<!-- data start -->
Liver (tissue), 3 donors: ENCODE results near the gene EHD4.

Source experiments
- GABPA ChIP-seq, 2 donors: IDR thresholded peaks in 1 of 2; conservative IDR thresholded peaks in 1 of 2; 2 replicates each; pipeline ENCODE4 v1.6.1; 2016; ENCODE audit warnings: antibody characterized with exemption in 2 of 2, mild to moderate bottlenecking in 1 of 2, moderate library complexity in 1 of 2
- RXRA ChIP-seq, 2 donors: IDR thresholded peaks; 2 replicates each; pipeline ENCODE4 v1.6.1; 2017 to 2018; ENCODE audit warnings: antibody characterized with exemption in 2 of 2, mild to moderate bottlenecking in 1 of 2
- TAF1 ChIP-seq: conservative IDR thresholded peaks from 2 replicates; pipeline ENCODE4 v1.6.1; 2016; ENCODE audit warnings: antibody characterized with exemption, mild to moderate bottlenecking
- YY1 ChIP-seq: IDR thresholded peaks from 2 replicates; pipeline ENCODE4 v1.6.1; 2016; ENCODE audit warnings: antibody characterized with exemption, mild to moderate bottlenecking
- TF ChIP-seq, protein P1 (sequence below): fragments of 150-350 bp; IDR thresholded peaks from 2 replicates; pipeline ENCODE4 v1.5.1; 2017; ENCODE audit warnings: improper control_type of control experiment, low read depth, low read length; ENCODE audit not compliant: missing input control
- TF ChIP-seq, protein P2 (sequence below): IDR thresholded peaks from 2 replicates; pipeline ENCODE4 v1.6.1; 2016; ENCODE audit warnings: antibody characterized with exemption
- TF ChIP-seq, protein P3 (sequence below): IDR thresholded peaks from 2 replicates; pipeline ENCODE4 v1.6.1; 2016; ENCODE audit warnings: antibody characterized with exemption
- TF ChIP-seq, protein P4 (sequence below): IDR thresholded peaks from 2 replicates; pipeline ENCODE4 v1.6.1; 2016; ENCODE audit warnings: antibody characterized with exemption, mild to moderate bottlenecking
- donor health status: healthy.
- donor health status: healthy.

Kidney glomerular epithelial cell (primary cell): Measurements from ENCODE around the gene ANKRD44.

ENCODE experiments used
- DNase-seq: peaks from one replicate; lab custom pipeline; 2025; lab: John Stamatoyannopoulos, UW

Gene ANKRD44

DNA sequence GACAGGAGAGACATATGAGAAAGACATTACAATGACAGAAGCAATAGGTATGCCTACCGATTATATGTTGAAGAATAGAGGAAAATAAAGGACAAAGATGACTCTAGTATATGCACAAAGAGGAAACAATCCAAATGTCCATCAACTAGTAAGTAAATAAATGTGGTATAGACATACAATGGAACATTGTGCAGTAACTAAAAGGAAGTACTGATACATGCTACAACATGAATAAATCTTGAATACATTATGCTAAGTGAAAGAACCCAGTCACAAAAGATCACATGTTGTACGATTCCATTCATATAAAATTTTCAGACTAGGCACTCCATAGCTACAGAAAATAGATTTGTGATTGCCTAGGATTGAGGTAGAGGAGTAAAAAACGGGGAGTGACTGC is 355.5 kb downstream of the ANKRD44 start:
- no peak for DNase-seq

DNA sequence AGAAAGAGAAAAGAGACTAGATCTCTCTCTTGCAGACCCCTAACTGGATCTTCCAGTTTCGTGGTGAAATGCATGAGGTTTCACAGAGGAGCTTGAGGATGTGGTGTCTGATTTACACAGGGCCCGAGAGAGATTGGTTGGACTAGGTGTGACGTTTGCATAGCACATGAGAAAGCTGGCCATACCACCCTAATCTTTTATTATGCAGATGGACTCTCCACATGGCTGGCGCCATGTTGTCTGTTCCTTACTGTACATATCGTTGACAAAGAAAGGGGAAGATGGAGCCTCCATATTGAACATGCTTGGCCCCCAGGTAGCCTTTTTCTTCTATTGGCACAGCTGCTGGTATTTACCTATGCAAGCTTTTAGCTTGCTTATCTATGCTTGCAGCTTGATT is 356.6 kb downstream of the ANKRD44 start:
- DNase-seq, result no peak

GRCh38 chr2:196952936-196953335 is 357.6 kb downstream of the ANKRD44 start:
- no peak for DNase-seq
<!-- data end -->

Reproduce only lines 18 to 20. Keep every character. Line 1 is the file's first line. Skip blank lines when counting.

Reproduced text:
- no peak for DNase-seq

DNA sequence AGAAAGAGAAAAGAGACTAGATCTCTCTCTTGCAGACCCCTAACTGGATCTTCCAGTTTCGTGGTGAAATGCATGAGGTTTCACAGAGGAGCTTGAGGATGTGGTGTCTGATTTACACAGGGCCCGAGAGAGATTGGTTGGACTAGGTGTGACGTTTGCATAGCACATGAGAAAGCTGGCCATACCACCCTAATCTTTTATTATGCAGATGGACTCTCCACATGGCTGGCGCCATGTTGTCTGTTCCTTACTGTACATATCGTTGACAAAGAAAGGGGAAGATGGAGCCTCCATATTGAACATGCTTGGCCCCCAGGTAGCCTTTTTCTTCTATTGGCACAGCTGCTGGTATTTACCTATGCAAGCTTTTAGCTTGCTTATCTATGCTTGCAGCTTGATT is 356.6 kb downstream of the ANKRD44 start:
- DNase-seq, result no peak